The F4U Corsair proved to be one of the most-enigmatic air frames of World War Two. Developed as a carrier-launched fighter, its initial design was supposedly rejected by Navy pilots because the "birdcage" canopy provided poor visibility during carrier deck landings, and the enormous torque of its powerful Double Wasp engine made it unstable and likely to bounce. But according to the new Classic Warships Publishing
book by aviation historian Dana Bell
, it was supply chain considerations and the Navy's desire for a single carrier-based fighter that diverted the Corsair to the Marines. Flying off Pacific island airbases, USMC pilots loved the Corsair, both as a fighter and a fighter-bomber. Its speed made it vastly superior to anything the Japanese had, and it could handle heavy loads of ordnance. While the Navy fighter squadrons continued flying F6F Hellcats. the Corsair would return to carriers in the later "bubble top" or "raised cockpit" version covered in the second volume of the series.
The book opens with a three-page overview of the F4U's development and features, followed by a one-page range of serial numbers for Vought-, Brewster- and Goodyear-built aircraft. I confess I didn't know that Brewster build the F4U, so this was interesting, and of course, vital for those who want to model a particular air frame.
From p. 6-8 has photos of the prototype and early production models. After that comes an array of "off beat" Corsairs, including night fighters, a FAA plane, a Pratt & Whitney "test bed" aircraft for their Wasp Major engine (adding what looks to be another foot or more to the length of the nose), a Westinghouse jet test bed aircraft.
By p. 13 we're into photos of the Double Wasp (also known as the "Twin Wasp"), including a sharp, clear photo of the tubing and cylinder heads. We then work our way back through the accessory compartment (p. 15), the cockpit, windscreen and bombing window (pp. 17-25), than to the "turtle deck" (the domed panel behind the pilot seat), pp. 26-27, right through to the internal radio gear (p. 31).
Pages 32-33 are some vivid color drawings of the original Blue Gray upper and Light Gray underside scheme, followed by two pages of radio gear photos. Then it's back to two pages of color drawings showing the plane's more-common tri-tonal camo schemes of Sea Blue, Intermediate Blue and White.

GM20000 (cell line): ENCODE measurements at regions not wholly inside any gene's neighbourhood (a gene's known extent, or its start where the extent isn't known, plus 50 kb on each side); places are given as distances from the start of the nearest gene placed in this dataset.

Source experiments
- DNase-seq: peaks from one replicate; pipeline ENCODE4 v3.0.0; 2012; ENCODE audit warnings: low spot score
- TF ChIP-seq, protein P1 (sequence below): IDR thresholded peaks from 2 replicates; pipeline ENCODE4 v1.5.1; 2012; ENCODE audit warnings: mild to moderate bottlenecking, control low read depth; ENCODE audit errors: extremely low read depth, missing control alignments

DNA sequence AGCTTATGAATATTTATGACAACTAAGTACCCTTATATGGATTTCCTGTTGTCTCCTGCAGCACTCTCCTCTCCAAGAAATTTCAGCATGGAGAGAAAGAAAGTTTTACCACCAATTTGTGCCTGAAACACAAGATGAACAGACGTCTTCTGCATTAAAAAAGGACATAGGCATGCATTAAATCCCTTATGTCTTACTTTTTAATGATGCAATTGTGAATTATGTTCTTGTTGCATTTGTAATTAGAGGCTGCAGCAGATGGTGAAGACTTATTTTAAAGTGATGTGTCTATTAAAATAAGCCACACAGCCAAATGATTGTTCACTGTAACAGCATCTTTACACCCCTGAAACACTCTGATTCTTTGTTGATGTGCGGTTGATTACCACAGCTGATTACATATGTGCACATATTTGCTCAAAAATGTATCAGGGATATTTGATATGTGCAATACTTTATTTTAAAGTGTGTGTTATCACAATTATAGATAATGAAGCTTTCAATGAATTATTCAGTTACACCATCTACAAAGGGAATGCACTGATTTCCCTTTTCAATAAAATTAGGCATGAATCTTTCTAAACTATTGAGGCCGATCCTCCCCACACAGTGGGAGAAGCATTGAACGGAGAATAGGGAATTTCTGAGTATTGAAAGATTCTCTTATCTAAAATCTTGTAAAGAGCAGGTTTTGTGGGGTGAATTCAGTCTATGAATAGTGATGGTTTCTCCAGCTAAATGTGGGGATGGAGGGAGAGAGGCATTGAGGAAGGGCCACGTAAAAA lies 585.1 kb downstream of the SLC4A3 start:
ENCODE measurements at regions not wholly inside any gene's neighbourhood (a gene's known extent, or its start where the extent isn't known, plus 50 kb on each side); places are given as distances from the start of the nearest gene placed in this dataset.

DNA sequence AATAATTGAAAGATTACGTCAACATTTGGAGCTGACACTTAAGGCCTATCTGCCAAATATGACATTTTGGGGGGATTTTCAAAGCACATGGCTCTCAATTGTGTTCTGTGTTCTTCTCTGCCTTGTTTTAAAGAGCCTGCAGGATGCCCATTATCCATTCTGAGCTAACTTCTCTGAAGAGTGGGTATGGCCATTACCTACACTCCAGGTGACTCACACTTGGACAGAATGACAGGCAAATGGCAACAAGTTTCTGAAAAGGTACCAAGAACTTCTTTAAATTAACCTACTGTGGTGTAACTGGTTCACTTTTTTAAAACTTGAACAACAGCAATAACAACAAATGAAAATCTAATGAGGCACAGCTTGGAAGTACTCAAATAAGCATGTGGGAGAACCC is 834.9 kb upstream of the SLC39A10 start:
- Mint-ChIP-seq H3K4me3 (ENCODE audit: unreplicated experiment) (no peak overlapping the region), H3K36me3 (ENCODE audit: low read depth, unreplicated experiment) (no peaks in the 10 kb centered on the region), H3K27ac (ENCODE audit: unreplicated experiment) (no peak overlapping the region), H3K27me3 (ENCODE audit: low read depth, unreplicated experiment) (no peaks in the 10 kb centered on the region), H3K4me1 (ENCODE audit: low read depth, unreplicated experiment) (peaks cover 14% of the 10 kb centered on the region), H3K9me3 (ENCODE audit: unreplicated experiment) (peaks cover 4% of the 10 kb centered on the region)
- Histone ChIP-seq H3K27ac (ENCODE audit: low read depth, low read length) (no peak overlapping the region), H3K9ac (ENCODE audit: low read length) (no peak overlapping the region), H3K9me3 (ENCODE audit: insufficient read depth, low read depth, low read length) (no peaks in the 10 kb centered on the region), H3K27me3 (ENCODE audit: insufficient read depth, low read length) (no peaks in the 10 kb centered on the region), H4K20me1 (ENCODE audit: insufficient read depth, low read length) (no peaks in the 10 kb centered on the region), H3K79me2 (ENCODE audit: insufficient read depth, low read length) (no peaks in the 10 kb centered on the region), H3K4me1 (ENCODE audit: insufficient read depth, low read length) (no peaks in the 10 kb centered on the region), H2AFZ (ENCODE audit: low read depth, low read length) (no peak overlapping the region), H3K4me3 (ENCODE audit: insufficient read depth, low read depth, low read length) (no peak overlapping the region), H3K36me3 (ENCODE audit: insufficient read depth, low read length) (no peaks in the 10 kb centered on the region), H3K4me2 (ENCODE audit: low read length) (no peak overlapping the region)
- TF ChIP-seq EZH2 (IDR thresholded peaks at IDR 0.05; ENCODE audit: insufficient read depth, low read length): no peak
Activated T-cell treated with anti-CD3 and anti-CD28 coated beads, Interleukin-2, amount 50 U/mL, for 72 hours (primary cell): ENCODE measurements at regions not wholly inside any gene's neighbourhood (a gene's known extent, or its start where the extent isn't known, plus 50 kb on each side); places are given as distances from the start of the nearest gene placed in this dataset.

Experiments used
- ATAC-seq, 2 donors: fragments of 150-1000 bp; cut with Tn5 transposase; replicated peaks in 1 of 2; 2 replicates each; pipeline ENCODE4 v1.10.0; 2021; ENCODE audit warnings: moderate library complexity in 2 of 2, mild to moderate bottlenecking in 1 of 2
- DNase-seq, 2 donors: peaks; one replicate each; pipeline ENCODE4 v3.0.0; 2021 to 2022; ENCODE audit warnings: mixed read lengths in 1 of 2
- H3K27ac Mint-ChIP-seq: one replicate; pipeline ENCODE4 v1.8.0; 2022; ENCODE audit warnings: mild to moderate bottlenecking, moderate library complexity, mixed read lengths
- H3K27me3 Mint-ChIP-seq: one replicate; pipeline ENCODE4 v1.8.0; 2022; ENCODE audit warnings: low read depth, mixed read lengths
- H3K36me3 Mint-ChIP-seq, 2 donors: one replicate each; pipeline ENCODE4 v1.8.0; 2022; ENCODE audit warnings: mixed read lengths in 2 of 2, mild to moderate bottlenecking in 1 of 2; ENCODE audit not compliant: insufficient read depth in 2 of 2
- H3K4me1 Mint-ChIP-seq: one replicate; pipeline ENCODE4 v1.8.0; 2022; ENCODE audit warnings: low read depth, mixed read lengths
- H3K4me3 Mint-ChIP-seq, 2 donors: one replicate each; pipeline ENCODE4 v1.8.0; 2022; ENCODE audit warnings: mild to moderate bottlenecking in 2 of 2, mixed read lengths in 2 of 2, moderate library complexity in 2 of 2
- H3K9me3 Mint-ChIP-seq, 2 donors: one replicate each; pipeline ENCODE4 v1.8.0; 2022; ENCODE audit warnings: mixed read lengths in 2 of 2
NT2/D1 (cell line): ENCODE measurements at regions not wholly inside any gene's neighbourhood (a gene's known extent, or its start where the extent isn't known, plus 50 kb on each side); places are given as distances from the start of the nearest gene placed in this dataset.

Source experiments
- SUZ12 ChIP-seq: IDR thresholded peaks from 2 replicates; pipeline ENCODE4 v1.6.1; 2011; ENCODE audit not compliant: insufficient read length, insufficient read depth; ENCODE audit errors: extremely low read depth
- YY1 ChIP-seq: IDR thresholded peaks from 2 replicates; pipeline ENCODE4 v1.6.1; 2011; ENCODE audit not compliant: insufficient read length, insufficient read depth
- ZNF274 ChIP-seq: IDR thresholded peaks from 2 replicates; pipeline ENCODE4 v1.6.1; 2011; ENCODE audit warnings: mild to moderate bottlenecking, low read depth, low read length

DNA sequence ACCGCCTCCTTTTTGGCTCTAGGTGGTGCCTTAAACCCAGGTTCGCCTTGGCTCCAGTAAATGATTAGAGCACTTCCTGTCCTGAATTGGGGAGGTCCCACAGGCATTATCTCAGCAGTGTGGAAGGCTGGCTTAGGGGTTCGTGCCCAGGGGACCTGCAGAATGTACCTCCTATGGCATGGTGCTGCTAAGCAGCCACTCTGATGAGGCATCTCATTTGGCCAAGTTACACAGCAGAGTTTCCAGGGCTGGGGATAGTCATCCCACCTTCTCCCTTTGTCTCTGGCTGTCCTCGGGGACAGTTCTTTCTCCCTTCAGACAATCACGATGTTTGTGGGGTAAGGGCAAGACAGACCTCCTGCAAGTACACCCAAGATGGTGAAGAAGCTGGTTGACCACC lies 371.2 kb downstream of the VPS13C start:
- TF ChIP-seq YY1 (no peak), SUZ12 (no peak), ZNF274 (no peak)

Bell spares no details, including a full-page photo (p. 38) of the airplane's inflatable life raft. Then it's closeups of the two tail wheel variations and tail hook. While most Birdcage Corsairs served on land, the aircraft was first and foremost property of the US Navy.
Pages 40-41 are two color plates in crisp detail and stunning clarity, followed by two pages of tail wheel and wing framing details. This might seem like overkill to the casual kit builder, but having this information in one handy volume is an excellent investment for serious Corsair fans. The "geek squad" shots of the framing lead into a section on the plane's wings, flaps, landing gear doors, etc. Because the Corsair was intended for carrier operations, it had folding wings. Pages 46-48 have detailed photos of the fold points and all the "plumbing" associated with folding wings, including the wing fuel tank vent and tie-down rings.
Pages 49-50 cover the wheels and wheel wells, while p. 51 begins a section on armaments, from the six Browning .50 caliber machine guns to the 100 pound bombs intended to "suppress shipboard antiaircraft fire." A bonus is a spectacular, clear close-up of a Mark 41-2 bomb rack, and another photo of drop tanks with sway braces.
Bell has found a boatload of fresh Corsair photos, a number in original color, and the next part of the book has views of planes with their wings folded, Corsairs with their cowling panels removed to show off the engine, wrecked planes, one in British service, and a fine image of Medal of Honor winner Captain Ken Walsh taxiing on Marsden Matting (p. 63). The book ends with five more pages of interesting wrecks and three pages of quarter scale line drawings.
The Corsair was a mainstay of the USMC flyers in the Pacific, and the plane has gotten a lot of interest among modelers with Tamiya's outstanding kits in 1/32nd scale recently. I sorely regret that I didn't have a copy of it when I built my Birdcage, and I can't imagine building the "Bubble Top" variant in my stash without Volume Two of this series.
Thanks to author Dana Bell and CW Publishing for providing this review copy. Be sure to tell them that you saw it reviewed here on Aeroscale when ordering your copy. Volume Two is reviewed here.